I had this aversion towards the colour Pink since I was a little boy. At that point I accepted it as a fact. I made it quite clear to my family that I don’t want anything that is remotely close to this colour or any shade of it. Keeping in mind the side of the bed we used to sleep on, the room that my sister and I shared was carefully painted half-blue-half-pink .
I refused to carry a pink bag, tiffin box, water bottle or even a pencil box to school. So much so that I fought with everyone when they were buying a pink tee shirt for me. My mother tried to talk sense into me that pink would really bring out my colour. She used to give me examples of the men in our family who absolutely rocked pink. But no, I couldn’t. I just couldn’t.
Over the years I have told everyone that this is the one colour I hate and it has nothing to do with sexism. I have been going over this since a while now. Though I still don’t have a definite answer to what made me hate this beautiful colour, I now have a few possible reasons. I call it beautiful for the fact that I realise that I have always liked the colour; I had nothing against it. The problem was owning and carrying an object, which had this colour on it.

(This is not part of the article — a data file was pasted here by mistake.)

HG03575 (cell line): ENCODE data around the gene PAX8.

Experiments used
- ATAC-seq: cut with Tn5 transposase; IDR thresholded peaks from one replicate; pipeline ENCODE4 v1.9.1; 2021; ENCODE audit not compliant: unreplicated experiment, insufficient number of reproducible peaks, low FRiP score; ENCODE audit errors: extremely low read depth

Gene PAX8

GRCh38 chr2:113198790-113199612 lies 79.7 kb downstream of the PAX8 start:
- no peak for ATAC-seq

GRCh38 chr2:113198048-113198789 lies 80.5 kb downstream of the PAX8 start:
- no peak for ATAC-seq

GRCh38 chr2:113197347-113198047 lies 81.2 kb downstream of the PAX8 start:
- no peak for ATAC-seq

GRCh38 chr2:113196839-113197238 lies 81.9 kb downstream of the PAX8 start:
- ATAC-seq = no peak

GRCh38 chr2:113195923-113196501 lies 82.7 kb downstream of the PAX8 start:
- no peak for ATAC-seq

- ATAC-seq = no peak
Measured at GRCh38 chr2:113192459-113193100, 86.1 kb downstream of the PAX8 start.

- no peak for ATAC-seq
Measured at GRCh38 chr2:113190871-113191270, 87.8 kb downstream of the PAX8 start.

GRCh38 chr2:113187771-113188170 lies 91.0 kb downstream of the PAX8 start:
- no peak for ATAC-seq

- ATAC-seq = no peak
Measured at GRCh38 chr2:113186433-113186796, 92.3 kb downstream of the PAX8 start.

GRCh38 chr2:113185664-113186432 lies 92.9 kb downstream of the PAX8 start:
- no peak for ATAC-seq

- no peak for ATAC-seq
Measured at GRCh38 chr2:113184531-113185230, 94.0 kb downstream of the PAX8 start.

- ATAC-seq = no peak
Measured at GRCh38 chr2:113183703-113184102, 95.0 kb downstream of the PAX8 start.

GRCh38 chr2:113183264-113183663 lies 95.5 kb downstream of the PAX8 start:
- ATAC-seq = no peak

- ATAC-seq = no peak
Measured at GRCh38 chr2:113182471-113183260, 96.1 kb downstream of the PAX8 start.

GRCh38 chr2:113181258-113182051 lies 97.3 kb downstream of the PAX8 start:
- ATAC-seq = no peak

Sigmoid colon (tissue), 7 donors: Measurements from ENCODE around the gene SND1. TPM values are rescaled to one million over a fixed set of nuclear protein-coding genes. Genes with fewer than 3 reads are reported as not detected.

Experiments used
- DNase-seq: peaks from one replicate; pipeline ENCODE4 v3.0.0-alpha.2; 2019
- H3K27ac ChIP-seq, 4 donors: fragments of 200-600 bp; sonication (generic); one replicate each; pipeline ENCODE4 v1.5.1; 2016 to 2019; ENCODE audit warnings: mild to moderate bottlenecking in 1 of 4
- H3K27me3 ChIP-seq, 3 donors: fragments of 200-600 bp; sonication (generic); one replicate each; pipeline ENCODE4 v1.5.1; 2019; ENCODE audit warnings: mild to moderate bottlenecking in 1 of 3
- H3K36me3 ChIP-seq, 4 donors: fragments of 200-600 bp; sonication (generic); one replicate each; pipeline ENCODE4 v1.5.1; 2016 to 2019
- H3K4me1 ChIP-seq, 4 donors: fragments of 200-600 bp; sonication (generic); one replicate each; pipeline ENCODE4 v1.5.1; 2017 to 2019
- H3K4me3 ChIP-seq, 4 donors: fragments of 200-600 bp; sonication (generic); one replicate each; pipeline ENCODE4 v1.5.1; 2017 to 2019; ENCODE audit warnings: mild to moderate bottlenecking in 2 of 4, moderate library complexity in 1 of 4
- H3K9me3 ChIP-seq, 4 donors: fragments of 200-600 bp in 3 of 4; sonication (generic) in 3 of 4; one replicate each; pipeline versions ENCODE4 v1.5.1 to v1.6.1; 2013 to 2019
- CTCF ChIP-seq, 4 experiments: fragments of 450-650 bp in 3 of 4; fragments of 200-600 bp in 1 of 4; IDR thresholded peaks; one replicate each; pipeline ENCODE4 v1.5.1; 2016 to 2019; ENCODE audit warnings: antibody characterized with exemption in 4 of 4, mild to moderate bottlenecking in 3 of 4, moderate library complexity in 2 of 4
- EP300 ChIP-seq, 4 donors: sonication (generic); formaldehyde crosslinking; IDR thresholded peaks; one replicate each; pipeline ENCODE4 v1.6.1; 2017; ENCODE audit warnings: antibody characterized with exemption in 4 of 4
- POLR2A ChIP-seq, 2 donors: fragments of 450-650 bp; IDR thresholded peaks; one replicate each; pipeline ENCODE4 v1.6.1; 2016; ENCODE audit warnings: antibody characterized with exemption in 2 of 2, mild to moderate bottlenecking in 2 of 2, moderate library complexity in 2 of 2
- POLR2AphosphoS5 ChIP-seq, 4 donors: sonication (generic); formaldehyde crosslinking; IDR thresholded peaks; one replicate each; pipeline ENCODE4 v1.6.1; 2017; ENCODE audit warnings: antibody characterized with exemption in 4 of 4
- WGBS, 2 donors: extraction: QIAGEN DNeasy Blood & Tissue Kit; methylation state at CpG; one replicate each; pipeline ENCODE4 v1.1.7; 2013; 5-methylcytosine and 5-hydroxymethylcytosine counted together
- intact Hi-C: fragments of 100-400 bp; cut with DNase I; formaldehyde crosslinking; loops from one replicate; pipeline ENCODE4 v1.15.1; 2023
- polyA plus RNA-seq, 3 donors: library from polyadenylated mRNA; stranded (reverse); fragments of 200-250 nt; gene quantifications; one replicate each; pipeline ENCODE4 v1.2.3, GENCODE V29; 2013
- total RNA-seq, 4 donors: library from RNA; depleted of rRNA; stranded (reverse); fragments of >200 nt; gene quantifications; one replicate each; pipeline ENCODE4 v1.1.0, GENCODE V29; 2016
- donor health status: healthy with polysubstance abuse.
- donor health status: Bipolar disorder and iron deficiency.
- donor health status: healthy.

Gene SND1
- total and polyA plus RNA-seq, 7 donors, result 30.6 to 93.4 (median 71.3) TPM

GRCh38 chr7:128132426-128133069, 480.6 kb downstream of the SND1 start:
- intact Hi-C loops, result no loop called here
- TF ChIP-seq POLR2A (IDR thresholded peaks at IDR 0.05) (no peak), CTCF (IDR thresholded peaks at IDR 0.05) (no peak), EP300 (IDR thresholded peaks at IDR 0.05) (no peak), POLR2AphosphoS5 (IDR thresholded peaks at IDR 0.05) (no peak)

Even though I claimed that it had nothing to do with sexism, in retrospect, it seems quite obvious to me now that it has always been about that. The society perceives this colour a certain way and I didn’t want to fuel that thought process. It wasn’t easy for me to come to terms with the fact that I too fell victim to this vicious mentality without even realising it. You have to conform to the general opinion of what belongs where lest you want to be mocked at.
Now that I have broken a lot of shackles, this one seems too important. I was a little effeminate since my school days, which gave the power to numerous merciless bullies to mock me. Obviously I was far away from all that toxic masculinity. This now feels like an unconscious decision I made to avoid the constant bullying that I had to go through. How could I be seen carrying something pink and give others a chance to mock me even further than what is anyway being thrown at me constantly?
To hell with all of that bullshit! I am going to start experimenting with the colour pink and all the beautiful shades it comes with. Maybe I’ll start with buying a pink tee shirt. Oh! I can’t wait to see the look on my mother’s face.
Maybe she’ll be delighted or perhaps now that things are way too different, she might even be shocked. Why now? What does he want to prove? Now that, time will tell. But for now, let’s start with accepting Pink. I hope all other boys who are subjected to this spiteful thinking, come around sooner or later and accept the wonders that this world offers. It might be as small as choosing a colour but that is where it all starts.
Let’s raise a toast to the colour Pink!
Also published on Medium.